Should Men Still Be Chivalrous? Was Chivalry Extinguished by the World Wars or Does It Live On?

The Northern Star (Lismore, Australia), March 6, 2010 | Go to article overview

Should Men Still Be Chivalrous? Was Chivalry Extinguished by the World Wars or Does It Live On?


Byline: Jamie Brown jamie.brown@northernstar.com.au

IT SEEMS the only place you'll find male chivalry is at a taxi rank, where drivers like Anton Van Leuven help women like Rachel Smith load their groceries into the boot.

In fact, talk to most women and they'll agree that chivalry is dead. Gone just like the generation of people who preceded us.

Queensland University of Technology experts in human behaviour have proved that chivalry actually died a long time ago, during last century's world wars that caused so much terror on the high seas.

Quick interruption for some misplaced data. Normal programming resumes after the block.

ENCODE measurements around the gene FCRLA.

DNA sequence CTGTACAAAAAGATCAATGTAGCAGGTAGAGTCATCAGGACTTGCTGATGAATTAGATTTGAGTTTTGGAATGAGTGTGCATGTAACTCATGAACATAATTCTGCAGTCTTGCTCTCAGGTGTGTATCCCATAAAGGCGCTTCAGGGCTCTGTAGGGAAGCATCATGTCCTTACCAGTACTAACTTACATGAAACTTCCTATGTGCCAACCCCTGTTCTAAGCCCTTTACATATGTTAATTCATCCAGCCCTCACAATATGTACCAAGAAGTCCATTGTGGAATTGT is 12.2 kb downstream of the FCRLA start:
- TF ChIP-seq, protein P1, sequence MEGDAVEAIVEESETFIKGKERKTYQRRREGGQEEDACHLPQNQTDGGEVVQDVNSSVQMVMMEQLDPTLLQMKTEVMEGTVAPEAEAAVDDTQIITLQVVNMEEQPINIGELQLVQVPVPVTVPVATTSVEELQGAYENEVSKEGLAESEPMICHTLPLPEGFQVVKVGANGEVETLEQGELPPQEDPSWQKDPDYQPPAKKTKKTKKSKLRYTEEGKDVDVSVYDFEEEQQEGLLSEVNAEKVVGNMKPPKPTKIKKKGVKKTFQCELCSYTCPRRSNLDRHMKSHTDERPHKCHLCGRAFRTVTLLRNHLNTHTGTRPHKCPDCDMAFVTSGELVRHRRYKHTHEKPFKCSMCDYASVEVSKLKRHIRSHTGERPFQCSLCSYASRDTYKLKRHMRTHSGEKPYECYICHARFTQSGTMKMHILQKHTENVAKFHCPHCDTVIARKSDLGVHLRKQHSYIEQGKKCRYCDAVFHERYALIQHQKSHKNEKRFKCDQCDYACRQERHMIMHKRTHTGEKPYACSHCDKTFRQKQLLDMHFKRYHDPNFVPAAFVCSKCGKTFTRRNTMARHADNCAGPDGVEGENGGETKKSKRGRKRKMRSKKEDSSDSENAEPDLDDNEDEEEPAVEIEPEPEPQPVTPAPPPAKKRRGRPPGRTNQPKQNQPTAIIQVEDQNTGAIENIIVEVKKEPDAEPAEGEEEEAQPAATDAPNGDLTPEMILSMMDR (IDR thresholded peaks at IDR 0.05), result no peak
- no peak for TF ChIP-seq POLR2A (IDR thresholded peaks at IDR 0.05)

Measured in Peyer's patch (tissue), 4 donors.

Professor Benn Torgler and his research team compared the sinking of the Titanic, which took more than two hours to drop beneath the waves, and the Lusitania which took only 18 minutes, and found chivalry - or the male species desire to put women and children's needs ahead of their own - takes place only in certain circumstances.

When it comes to the crunch, they found, male chivalry was sacrificed for personal survival. …

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